Sen. Mary LandrieuMary LandrieuYou want to recall John McCain? Good luck, it will be impossible CNN producer on new O'Keefe video: Voters are 'stupid,' Trump is 'crazy' CNN's Van Jones: O'Keefe Russia 'nothingburger' video 'a hoax' MORE (D-La.) is in a solid position for reelection according to a new poll that contradicts two recent GOP polls that showed her locked in a tight fight for reelection.

In the survey, conducted by Democratic firm Public Policy Polling, the current Senate field — which includes Rep. Bill Cassidy (R-La.) and conservative GOP challenger Rob Maness (R) — would lead to a runoff, and Landrieu would easily defeat Cassidy, her likeliest challenger in the runoff.

In Louisiana, all candidates are listed on the primary ballot and voters can back whomever they want, regardless of party. If no candidate breaks 50 percent support, the top-two vote-getters head to a runoff.

Against Cassidy and Maness, Landrieu takes only 48 percent support to Cassidy's 24 percent support and Maness' 5 percent support. Twenty-three percent remain undecided in such a matchup.

Against Cassidy, the likeliest GOP contender to advance in a runoff, Landrieu takes 50 percent support to his 40 percent.

The poll indicates Landrieu is drawing strong crossover support, with nearly a quarter of Republicans — 23 percent — backing her against Cassidy. Twenty-three percent of Republicans say they approve of her job performance.

But there's room for a Republican to grow.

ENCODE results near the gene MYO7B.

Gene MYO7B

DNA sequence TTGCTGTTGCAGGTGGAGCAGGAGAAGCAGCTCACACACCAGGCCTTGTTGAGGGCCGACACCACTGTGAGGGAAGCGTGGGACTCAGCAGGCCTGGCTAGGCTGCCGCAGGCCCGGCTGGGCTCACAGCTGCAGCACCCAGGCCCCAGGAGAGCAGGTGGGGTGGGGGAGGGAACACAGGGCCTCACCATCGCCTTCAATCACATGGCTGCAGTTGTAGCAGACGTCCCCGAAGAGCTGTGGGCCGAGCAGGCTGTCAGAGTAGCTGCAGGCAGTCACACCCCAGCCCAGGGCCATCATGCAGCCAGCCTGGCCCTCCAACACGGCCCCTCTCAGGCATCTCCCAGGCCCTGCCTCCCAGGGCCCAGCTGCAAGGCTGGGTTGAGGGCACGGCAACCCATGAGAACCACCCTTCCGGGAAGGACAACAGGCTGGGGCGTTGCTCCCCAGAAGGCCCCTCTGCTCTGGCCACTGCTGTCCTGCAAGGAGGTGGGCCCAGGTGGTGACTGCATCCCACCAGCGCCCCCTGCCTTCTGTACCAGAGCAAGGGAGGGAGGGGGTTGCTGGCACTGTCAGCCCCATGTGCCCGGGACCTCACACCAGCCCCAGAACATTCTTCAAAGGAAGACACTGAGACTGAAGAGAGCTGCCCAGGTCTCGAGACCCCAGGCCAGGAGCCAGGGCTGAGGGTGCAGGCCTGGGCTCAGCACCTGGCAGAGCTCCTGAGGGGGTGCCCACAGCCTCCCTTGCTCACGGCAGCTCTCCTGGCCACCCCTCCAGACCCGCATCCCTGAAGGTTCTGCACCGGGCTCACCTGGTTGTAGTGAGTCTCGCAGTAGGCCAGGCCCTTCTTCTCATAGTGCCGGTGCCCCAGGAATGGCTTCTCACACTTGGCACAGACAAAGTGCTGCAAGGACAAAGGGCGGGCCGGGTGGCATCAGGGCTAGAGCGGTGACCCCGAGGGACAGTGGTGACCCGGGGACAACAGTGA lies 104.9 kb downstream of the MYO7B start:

Voters overall are split on whether they approve of Landrieu's job performance, with 46 percent saying they approve while 43 percent disapprove. And President Obama is underwater in Louisiana, with a majority, 52 percent, saying they disapprove of his job performance.

That indicates the outcome of the race will hinge on whether Republicans can make the 2014 election a referendum of Obama's performance, rather than Landrieu's time in office.

Two GOP polls also out this week contradicted the PPP poll. Those surveys showed her either trailing Cassidy by 2 percentage points or beating him by 4 points.

National Republicans are certainly targeting the incumbent as one of the most vulnerable Democrats up in 2014. But she's also running with the knowledge she faces a tough path to reelection and has already amassed nearly $5 million cash on hand for the fight.

The PPP poll was conducted among 721 Louisiana voters from Aug. 16-19 and has a margin of error of plus or minus 3.6 percentage points.